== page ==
Trapped at home in Kerala

Marooned people in Kerala's towns are "rationing" their mobile phone use as they desperately try to contact the authorities to convey their location and ask for rescue teams to be despatched.

By K.M. Rakesh in Bangalore
  • Published 17.08.18
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A landslide wipes out a patch of forest in north Kerala

Bangalore: Marooned people in Kerala's towns are "rationing" their mobile phone use as they desperately try to contact the authorities to convey their location and ask for rescue teams to be despatched.

With the flooded areas left without power for several days, cellphones face the risk of running out of battery charge, and in some instances airtime credit.

So, communities trapped in their homes are using just one phone, belonging to one of them, to send collective distress calls while the rest keep their phones switched off till the one being used runs out of charge or credit.

Since the emergency lines are jammed most of the time, many are calling the Malayalam channels - whose numbers most people seem to know thanks to the popularity of reality TV and talk shows - to pass on their message to the authorities.

Entire towns have been flooded in the Ernakulam and Pathanamthitta districts since dawn on Thursday. Thousands find themselves trapped inside their homes after ignoring Wednesday's official advisories to move to flood shelter camps, thinking they were better off at home.

State authorities, who have no clear idea about the number of people trapped, are sending rescue teams on the basis of phone calls. Air force and coastguard helicopters can be seen hovering over apartments to rescue people waving from rooftops.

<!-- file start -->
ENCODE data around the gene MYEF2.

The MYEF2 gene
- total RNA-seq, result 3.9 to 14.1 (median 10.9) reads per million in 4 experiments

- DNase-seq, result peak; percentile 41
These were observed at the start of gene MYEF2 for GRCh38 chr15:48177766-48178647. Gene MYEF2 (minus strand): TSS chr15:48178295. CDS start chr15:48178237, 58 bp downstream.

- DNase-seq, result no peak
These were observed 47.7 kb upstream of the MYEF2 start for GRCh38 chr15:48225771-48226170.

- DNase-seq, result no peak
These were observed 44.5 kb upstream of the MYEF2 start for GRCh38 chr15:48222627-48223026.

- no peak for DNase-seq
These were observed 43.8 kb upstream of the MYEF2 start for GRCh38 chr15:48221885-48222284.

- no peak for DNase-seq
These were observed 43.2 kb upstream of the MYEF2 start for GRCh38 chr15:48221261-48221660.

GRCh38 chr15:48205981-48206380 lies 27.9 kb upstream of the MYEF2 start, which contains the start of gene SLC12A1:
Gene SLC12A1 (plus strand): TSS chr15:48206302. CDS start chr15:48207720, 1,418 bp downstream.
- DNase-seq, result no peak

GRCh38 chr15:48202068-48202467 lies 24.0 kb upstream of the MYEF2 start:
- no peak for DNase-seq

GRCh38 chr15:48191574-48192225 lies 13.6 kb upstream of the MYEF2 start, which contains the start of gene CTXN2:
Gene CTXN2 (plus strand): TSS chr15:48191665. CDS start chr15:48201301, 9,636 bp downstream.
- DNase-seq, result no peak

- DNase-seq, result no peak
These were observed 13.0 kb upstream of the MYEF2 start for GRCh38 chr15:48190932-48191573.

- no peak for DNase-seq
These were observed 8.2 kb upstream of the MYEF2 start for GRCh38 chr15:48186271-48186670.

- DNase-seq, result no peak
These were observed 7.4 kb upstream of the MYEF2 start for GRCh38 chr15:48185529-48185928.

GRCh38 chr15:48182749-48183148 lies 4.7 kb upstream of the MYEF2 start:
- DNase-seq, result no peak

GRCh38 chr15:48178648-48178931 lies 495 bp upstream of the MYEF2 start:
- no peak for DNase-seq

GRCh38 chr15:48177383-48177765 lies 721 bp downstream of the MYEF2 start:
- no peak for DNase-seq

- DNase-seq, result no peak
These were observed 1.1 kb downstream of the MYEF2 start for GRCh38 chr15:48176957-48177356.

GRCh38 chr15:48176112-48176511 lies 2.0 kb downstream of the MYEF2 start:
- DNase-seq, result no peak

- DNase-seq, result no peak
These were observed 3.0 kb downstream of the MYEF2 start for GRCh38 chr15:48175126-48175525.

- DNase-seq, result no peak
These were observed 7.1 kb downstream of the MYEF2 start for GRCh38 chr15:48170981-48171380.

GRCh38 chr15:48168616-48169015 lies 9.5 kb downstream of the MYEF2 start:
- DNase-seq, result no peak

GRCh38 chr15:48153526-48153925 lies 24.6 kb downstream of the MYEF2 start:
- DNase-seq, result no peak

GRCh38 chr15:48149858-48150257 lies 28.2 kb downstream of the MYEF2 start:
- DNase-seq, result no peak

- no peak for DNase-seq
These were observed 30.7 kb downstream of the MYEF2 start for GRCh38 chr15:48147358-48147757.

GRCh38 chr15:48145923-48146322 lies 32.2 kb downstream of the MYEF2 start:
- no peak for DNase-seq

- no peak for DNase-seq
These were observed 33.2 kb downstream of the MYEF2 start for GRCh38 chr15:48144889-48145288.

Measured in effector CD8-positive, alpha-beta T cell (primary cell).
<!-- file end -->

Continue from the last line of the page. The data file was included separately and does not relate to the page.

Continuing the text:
Water levels kept rising on Thursday, with more than 30 dams continuing to release water in the absence of any let-up in the rain.

Aluva, an industrial town in Ernakulam, is among the worst hit, with high tide in the Arabian Sea pushing the floodwaters back into the Periyar river. National highways and railway lines are submerged, forcing the cancellation of train and bus services.

Kochi's international airport has been shut since Wednesday, with the tentative time for reopening set for Saturday afternoon. But airport sources said it might remain shut till August 26.

With more rain predicted, people living within 500 metres of either bank of the Periyar in Aluva are being moved out on state government orders.

Local people, state police and firemen are carrying out most of the rescue operations. Cops and fire-fighters have fanned out to homes and hospitals to move people to safety.

With the ground floor flooded in at least three private hospitals, rescuers had moved about 100 patients and their relatives by noon in Aluva, carrying some on their shoulders and some on gurneys or makeshift rafts made of the inner tubes of car tyres. Even a few ICU patients had to be moved.

Flooding of roads and railway lines prevented people from moving to neighbouring Karnataka or Tamil Nadu. Even those living in Sultan Bathery and Kalpetta in Wayanad, just about 100km from Mysore, could not move because of submerged roads.

"I would like to leave for Bangalore, but there's no way out from here," Bikul Remanan, who runs a holiday resort in Kalpetta, told The Telegraph over the phone from Wayanad.

Even families living in relatively safer areas are being forced to ration their food, as groceries and supermarkets are closed.